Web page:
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At 10am on Friday 18 March at Birmingham City Council House, West Midlands Police and Crime Commissioner David Jamieson will be holding a hearing in public into the response and delays that followed a fatal crash on the M6.

The hearing in public will seek to make sure that lessons are learnt and co-ordination is as strong as it can be in the future.

Representatives from the following agencies will be giving evidence at the hearing in public to the PCC and representatives from his Strategic Policing and Crime Board:

  • Highways England
  • West Midlands Police
  • Birmingham City Council
  • Solihull Metropolitan Borough Council
  • Coventry City Council
  • Warwickshire County Council

On Thursday 4 February there were severe tailbacks on the M6 Motorway following a crash between Junctions 5 and 6 in the early hours of the morning in which somebody tragically lost their life. The motorway was not fully re-opened until nearly 24 hours later.

After the hearing in public the PCC will make recommendations on how the motorway can be re-opened as quickly, but safely as possible in future through better co-ordination and joint working.

The crash led to huge delays across the region and the motorway itself was not fully re-opened for nearly 24 hours. It is estimated that motorway closures cost over  £1 billion a year to the UK economy, which has a big impact on jobs and growth.

The public and media are invited to attend the hearing, which will also be webcast live via

The hearing in public will deal solely with the aftermath of the incident and the co-ordination between agencies, not the crash itself. The PCC will chair the hearing and the questioning will be supported by his Strategic Policing and Crime Board.

West Midlands Police and Crime Commissioner David Jamieson said:
“Any death on our roads is a tragic loss of life and our sympathies go out to the family.

“I am pleased that all the public agencies have agreed to take part in my hearing in public so that they can learn the lessons from this crash to ensure that they are dealt with in a safe and timely manner in future. I believe that this is the first time that Highways England have appeared before a PCC in public. I am looking forward to getting the answers that the public want and helping the public bodies involved learn the lessons required.

“The huge tailbacks on the transport network which will have cost the regional economy millions of pounds, so assisting public bodies deal with incidents like this better in future will help motorists and boost jobs too.

 “I will be publicly scrutinising the way in which all the agencies worked together to establish the level of multi-agency working that took place around managing traffic and re-opening the motorway in the aftermath of the incident. I hope this hearing will act as a stimulus for a more structured working relationship between the police, Highways England and local authorities if a similar incident occurs in the future.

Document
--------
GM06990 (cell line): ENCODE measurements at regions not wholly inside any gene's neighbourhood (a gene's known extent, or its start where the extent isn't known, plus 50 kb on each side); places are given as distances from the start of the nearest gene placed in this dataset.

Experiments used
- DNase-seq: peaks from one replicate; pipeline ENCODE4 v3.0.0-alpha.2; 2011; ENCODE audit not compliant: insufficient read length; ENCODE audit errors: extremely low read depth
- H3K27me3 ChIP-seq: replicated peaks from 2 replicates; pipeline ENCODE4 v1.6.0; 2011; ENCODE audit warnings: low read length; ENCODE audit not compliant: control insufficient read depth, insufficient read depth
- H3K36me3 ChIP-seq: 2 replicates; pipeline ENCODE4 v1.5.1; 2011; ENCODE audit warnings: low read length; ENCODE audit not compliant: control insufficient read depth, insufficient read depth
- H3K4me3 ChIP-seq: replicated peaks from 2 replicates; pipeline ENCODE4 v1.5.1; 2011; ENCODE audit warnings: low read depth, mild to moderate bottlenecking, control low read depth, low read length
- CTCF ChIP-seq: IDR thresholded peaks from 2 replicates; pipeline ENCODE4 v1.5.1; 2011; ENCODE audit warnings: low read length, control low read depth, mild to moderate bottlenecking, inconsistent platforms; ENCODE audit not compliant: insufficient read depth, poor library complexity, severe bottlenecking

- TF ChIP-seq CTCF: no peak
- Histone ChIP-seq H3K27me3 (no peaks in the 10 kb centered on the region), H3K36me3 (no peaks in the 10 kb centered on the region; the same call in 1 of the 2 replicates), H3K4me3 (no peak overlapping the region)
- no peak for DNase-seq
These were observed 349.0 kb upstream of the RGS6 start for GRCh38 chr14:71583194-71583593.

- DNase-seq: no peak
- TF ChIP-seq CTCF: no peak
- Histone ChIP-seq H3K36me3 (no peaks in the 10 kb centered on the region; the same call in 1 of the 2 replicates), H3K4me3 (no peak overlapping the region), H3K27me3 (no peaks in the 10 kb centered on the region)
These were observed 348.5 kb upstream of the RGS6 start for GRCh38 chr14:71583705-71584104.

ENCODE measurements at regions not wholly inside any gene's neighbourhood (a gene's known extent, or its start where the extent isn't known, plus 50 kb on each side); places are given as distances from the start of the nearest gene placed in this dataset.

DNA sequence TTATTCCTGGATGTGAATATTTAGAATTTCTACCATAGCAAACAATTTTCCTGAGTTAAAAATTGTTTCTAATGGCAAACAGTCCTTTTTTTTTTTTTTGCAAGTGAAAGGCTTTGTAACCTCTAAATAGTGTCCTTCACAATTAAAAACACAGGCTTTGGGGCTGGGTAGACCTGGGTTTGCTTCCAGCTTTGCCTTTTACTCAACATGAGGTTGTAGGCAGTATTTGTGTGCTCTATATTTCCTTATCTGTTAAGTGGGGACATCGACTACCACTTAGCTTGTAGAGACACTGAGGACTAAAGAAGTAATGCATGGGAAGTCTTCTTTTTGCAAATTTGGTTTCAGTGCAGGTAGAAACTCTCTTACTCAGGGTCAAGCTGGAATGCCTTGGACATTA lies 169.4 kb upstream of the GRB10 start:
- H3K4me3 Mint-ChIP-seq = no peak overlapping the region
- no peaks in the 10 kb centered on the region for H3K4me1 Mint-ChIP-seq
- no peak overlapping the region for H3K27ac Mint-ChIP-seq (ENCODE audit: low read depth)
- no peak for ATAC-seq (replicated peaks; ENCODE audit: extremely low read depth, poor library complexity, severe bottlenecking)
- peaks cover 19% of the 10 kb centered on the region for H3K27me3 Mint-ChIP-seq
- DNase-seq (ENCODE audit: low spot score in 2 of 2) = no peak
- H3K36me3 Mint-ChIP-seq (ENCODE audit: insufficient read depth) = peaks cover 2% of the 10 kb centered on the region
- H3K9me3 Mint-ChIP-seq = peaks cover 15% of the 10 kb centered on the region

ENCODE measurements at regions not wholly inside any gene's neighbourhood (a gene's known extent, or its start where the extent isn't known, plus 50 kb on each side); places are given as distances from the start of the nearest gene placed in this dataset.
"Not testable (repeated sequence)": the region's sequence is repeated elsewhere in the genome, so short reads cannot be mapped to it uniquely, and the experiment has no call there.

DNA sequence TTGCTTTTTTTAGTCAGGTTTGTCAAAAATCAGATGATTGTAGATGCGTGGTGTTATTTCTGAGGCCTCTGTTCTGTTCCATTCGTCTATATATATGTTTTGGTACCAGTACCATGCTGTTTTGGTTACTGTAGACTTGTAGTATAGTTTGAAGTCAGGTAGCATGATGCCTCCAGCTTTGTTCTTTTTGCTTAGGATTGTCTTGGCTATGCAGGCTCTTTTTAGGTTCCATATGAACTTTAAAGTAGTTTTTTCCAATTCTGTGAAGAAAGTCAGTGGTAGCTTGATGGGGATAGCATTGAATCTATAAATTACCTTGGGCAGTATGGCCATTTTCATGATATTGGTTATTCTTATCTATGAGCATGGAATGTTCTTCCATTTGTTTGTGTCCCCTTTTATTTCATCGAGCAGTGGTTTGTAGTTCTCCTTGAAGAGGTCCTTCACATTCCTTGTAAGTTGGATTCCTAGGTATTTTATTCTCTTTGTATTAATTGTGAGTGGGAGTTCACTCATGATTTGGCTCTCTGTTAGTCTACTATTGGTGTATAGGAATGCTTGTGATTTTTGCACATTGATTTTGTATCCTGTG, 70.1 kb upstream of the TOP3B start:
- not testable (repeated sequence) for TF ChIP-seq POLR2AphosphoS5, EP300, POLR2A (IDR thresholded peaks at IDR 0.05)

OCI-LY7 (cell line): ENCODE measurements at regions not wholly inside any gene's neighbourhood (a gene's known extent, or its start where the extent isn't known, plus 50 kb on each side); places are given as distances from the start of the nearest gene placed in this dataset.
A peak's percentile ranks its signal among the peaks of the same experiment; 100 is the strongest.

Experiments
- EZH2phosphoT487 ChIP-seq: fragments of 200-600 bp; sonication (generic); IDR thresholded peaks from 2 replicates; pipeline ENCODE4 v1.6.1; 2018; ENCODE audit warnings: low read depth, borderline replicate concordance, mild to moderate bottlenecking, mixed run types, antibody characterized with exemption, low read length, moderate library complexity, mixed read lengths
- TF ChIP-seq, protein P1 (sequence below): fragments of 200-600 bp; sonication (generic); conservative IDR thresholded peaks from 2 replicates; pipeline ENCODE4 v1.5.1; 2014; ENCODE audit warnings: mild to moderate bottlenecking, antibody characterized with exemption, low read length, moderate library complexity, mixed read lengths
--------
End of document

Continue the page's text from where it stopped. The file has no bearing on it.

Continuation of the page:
“I want to thank people who have been in touch to share their stories about the delays they faced on February 4th, they have helped inform my work on this issue.

“I have made supporting the regional economy one of my top priorities in my police and crime plan. These delays and lengthy closures have a huge impact on jobs and growth. That is why I am so keen that the agencies involved learn the right lessons going forward.”

What the public have said:
As part of the process that Police and Crime Commissioner has led, experiences from the public of the delays were sought and over 100 people shared their stories. A small selection of which is here:

“I’m a private hire driver. I was taking an elderly couple to the airport. They were due to fly to Belgium to visit family. Picked them up at 7.45 am. By 9.15 we hadn’t reached Kingsbury Road at Curdworth. Elderly gentleman not in best of health asked me to take them back home. Took another hour to get them back home.”

“I was 7.5 months pregnant at the time and most uncomfortable for the whole time I was stuck. The highways agency managed to locate my car via the cameras and I had two calls from them asking if I was ok. They stated that they couldn’t reach me to escort me off the motorway because the whole motorway was blocked including the hard shoulder because of road works too.”

“We missed my Nan’s funeral and could only continue with the journey when I got out of my vehicle and asked other motorist to move so we could cross three lanes to escape the carnage. If there had been an emergency no vehicle would have been able to get anywhere near the incident.”

“We are a small family business and rely heavily on the smooth running the m6. My driver left at 4.51 am and didn’t get to London till 2.15pm… The driver also went over on his daily driving hours in order to find a suitable place to stop as the traffic was horrendous. He now has to sign and acknowledge the infringements for going over by a couple of minutes for something which was out of his control. VOSA could pull us up on this and doesn’t seem fair.”

The hearing in public into the aftermath of the incident on the M6 Motorway will take place on Friday 18 March in Committee Room 2 at Birmingham City Council House from 10am to1pm. It will also be webcast live

Approximate timings for the hearing in public:





Greater Birmingham & Solihull Local Enterprise Partnership



Summary of Public Responses to Consultation



West Midlands Police



Local Authorities


Highways England








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